But, experts believe that about 2 million people in the United States have celiac disease, many of whom haven’t been diagnosed.

That being said, celiac disease is not the only condition that can cause people to avoid gluten.

Some people have “non-celiac gluten sensitivity” which can result in a wide range of signs and symptoms, including cramps, lethargy, and very painful stomach aches.

Since many of these symptoms are also similar to irritable bowel syndrome (IBS), it’s not yet clear how many people have non-celiac gluten sensitivity, IBS, or both.

Do I Need To Worry About Gluten For My Stockpile?

All this talk about avoiding gluten is enough to make anyone wonder if they, too, should steer clear.

However, unless you find that it makes you feel better, or if you know that you have celiac disease, non-celiac gluten sensitivity, or IBS, you don’t necessarily have to avoid gluten.

In reality, it’s generally best to consult your doctor if you’re thinking about switching to a gluten-free diet. If you are having digestive issues that you think might be linked to gluten, they’ll be able to help you decide on the best path forward.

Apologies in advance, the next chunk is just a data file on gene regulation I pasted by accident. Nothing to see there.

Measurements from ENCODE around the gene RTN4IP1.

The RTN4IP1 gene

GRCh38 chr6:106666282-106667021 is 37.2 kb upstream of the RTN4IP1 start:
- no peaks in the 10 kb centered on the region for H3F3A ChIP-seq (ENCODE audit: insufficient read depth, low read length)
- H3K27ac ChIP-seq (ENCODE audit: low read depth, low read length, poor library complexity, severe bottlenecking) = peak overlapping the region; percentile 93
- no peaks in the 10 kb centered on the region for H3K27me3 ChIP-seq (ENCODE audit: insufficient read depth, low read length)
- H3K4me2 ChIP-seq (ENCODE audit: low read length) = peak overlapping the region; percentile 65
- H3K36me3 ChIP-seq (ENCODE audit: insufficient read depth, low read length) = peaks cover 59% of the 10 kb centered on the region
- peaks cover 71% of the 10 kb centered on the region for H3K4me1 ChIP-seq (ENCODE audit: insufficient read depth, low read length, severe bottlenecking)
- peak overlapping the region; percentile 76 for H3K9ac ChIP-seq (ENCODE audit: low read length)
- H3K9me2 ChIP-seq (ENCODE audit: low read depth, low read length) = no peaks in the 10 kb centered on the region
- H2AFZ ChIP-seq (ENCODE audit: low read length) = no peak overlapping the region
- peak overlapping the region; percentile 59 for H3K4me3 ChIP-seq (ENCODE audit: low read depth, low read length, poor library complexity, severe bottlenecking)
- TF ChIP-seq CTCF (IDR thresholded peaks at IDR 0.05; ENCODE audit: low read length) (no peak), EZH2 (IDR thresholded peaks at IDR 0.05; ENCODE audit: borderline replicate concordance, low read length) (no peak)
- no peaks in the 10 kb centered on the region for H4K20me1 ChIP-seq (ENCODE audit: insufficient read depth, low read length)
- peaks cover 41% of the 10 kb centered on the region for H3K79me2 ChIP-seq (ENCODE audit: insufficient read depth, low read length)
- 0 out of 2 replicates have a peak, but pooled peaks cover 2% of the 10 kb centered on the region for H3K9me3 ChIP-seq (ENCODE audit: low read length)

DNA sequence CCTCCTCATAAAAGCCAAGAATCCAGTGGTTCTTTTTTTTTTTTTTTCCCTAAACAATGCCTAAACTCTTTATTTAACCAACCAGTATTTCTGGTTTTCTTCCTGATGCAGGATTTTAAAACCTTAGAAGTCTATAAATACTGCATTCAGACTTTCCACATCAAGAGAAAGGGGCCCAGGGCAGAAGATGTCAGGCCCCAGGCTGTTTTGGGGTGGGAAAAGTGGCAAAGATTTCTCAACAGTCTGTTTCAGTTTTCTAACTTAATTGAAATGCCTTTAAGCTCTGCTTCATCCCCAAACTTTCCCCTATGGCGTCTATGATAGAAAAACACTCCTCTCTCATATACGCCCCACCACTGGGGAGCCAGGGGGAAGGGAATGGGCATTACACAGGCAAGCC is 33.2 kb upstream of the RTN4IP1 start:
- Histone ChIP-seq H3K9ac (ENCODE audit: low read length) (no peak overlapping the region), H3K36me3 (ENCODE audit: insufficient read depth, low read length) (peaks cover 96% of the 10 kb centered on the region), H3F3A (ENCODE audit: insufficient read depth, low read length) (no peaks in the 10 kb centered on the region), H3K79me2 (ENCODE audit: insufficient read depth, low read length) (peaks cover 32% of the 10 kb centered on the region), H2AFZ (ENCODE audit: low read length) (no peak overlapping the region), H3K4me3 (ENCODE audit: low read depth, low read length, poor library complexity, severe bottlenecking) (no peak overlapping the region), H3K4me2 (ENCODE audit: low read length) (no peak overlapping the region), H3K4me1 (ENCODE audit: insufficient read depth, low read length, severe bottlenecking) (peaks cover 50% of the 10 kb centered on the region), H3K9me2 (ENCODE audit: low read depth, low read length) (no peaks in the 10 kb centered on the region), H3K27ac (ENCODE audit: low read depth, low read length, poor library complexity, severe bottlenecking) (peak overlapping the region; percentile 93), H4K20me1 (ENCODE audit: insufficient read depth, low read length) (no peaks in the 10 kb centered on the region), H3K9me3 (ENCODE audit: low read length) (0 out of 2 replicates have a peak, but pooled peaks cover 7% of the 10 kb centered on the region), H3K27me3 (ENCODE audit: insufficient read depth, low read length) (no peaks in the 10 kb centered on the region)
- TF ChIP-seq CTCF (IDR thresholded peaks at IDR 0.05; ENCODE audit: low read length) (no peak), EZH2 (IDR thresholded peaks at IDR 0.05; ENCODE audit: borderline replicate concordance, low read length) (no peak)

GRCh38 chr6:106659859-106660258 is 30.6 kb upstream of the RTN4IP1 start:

Additionally, there is some research that suggests that, when not done properly, a gluten-free diet can lead to some vitamin and mineral deficiencies.

So, if you’re thinking about going gluten-free, it’s a good idea to talk to a professional about what you should and shouldn’t eat to ensure that you’re getting all the nutrients that your body needs.

It’s also important to keep in mind that even if you don’t have a gluten sensitivity or a condition that requires you to avoid gluten, someone else in your extended family or one of your friends might.

So, if that person needs to bug in with you, it’s important that you have food in your stockpile that they can eat.

How To Prep Gluten-Free

Prepping with a gluten-free diet in mind is all about making sure that you have an ample stockpile of gluten-free food on hand.

However, it also involves knowing how to identify gluten-free foods, how to prepare your own gluten-free food, and how to store these items properly to prevent cross-contamination.

Identify Gluten-Free Foods